The study of planets orbiting stars other than the Sun requires instruments of the highest performance and technology. To actually image an exoplanet, one has to greatly reduce the glare of the host star, which often outshines the reflected light off the planet by a factor of 10^7 or more. The PALM-3000 system being constructed by Dr. Richard Dekany at the California Institute of Technology plans on accomplishing these goals using an adaptive optics (AO) system of the highest order, with a 3000+ actuator deformable mirror, attached to the Palomar 5-m telescope. The region of highest sensitivity with this instrument is an unusually large 3 arcseconds in radius, allowing access to several systems whose planets have already been inferred to orbit in this zone by radial velocity studies.

Despite the modest aperture of the 5-m telescope by today's standards, the large coronagraphic field of view of the PALM-3000 is joined by a smaller actuator pitch angle and visible-light operation in making the instrument uniquely capable among AO imaging systems. The fact that significant amounts of time are available on the 5-m telescope further enhances the value of the instrument. Palomar Observatory has proven to be an excellent experimental platform for students and postdoctoral scholars to develop new AO techniques, with 21 research students and 4 postdocs since 1999, and they continue to express a commitment to hands-on training of the next-generation of astronomical researchers. Funding for this work is being provided by NSF's Division of Astronomical Sciences through its Advanced Technologies and Instrumentation program.

Project Report

Intellectual Merit We have developed the world’s most powerful system for compensating for the aberrations induced by Earth’s atmosphere for the benefit of sharper astronomical imagery. The PALM-3000 project has implemented an optical instrument on the famous 200-inch telescope at Palomar Mountain that can measure the state of Earth’s ever-changing atmosphere and apply equal-and-opposite-corrections to a thin, deformable mirror. Although this technology, known as adaptive optics, has been deployed at large telescope observatories in the past, PALM-3000 makes an unprecedented 3,888 measurements and corrections every 0.0005 seconds, allow for the first time recovery of space-telescope-like image quality, over modest fields-of-view, from the ground. In fact, PALM-3000 image quality is twice as sharp as that of the Hubble Space Telescope, though the exquisitely low background level of Hubble results in the two telescopes having comparable sensitivity, as measured in collected photons per minute. This new advance is specifically optimized for use in the direct spectroscopy study of planets orbiting stars outside our solar system, also known as exoplanets. The challenge in directly measuring the properties of these worlds, to determine their temperature, composition, and suitability for sustaining life, is that the signal from the exoplanet is terribly obscured by the bright glare of its host Sun. Since we are interested in the exoplanet and not that star, we must suppress the starlight though clever optical means while not degrading the exoplanet signal. An optical instrument known as a stellar coronagraph is used with PALM-3000 to physically block the starlight, while allowing the detection of nearby exoplanet light. In the absence of a powerful adaptive optics system, both starlight and exoplanet light would be hopelessly blurred in a fuzzball of atmospheric turbulence. Broader Impacts Throughout our project we have been pleased to have integrated hands-on astronomical research with the education of several bright young researchers. Graduate student Eduardo Bendek (University of Arizona) performed summer research on advanced topics in AO system wavefront sensing and control (2009). Daniel Filler (University of Utah) conducted independent research on the astrometric precision obtainable with ground-based adaptive optics. Caltech postdoctoral scholars Sergi Hildebrandt (now on permanent staff at Jet Propulsion Laboratory) and Christoph Baranec (now a faculty member at University of Hawaii) both contributed technical hardware components to the PALM-3000 system. Finally, it is worth crediting our talented project manager, Ms. Jennifer Roberts, who utilized this opportunity for her first experience managing a complex ground-based astronomical instrument project. Through a broad team effort of these individuals and institutions, we have enabled progress that would have been impossible individually. The PALM-3000 team would like to appreciative acknowlege the contributions of the talented and dedicated staff of Palomar Observatory. Moreover, we wish to express our gratitude for the public support for science and technology development that enabled this advance in exoplanet astronomy that is contributing to a better understanding of the Earth through the study of processes that form, influence, and determine the ultimate fate of planetary systems.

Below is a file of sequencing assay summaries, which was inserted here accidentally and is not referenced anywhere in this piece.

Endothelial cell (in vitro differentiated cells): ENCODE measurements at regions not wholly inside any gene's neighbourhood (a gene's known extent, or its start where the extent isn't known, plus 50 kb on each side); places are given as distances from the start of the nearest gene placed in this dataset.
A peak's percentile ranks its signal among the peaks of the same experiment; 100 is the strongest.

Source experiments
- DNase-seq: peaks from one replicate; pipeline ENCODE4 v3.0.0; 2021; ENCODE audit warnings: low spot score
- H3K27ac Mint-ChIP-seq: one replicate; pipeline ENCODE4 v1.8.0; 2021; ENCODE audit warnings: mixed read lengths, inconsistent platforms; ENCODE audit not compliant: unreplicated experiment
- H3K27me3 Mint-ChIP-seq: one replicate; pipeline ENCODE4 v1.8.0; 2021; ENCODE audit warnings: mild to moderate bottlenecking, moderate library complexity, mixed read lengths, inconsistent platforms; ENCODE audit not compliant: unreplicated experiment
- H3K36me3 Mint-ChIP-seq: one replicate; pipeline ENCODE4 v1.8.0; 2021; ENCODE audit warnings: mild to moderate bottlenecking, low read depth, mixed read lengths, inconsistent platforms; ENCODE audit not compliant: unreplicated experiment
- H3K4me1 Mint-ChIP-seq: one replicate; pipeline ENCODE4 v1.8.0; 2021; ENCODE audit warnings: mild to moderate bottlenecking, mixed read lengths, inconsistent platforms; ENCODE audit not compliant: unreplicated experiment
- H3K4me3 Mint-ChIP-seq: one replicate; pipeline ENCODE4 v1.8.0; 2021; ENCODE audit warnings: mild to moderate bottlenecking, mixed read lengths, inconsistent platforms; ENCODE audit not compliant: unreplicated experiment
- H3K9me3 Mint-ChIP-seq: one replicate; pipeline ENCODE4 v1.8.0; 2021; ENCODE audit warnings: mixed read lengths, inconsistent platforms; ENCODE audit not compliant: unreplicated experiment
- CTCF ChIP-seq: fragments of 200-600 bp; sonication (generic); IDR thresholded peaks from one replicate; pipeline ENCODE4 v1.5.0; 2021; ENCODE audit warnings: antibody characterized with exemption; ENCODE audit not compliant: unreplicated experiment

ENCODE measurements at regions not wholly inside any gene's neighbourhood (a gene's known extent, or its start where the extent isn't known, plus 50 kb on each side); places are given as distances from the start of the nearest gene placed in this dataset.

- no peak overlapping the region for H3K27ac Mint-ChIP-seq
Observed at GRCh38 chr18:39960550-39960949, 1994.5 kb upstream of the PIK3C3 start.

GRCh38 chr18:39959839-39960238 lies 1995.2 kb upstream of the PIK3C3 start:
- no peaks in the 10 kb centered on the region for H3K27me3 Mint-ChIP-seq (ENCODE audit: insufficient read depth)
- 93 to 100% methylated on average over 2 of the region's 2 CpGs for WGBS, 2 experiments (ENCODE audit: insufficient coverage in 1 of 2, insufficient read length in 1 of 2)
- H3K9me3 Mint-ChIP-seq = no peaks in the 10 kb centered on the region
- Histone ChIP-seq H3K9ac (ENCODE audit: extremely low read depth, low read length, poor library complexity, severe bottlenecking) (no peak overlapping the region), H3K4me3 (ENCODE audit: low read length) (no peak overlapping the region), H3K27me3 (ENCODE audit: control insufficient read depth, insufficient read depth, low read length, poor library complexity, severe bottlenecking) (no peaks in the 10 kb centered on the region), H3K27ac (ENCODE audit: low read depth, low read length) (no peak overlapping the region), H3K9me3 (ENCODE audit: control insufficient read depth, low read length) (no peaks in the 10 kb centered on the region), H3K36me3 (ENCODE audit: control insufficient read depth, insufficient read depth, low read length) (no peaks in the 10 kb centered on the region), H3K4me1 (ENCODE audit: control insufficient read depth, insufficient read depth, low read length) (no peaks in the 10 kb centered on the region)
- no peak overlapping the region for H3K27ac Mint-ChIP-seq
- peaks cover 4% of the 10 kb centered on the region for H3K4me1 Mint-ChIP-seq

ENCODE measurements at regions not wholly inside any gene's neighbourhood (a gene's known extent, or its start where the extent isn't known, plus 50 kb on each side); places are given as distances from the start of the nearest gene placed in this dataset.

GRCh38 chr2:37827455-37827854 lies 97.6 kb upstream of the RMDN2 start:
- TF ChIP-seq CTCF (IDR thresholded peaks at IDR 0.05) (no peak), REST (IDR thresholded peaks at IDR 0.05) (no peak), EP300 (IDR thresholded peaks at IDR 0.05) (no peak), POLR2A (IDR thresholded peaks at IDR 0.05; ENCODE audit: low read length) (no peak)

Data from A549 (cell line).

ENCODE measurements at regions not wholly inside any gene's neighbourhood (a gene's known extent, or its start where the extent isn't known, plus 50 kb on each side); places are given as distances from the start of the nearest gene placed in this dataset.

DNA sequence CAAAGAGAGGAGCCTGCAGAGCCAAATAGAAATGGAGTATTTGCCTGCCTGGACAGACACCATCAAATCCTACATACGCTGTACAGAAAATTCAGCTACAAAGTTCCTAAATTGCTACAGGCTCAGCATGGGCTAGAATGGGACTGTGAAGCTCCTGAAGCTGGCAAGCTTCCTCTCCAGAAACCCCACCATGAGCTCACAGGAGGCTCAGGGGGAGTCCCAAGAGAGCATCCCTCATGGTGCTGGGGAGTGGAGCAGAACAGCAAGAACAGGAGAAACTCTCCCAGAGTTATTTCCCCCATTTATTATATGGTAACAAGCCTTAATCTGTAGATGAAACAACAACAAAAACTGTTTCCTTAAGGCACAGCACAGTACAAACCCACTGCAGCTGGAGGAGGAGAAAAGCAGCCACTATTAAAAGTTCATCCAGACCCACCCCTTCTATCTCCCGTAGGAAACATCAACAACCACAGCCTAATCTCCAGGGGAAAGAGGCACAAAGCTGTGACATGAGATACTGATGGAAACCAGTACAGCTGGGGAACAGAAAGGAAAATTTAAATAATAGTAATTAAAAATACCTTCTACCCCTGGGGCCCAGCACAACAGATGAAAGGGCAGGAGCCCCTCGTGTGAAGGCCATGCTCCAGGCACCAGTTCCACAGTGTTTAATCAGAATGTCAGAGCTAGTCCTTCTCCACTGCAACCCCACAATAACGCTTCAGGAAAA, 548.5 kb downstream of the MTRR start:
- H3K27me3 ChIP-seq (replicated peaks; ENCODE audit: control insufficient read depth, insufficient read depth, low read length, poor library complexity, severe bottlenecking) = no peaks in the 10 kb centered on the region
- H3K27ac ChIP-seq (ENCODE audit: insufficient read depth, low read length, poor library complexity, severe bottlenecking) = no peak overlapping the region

National Science Foundation (NSF)
Division of Astronomical Sciences (AST)
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Eric Bloemhof
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California Institute of Technology
United States
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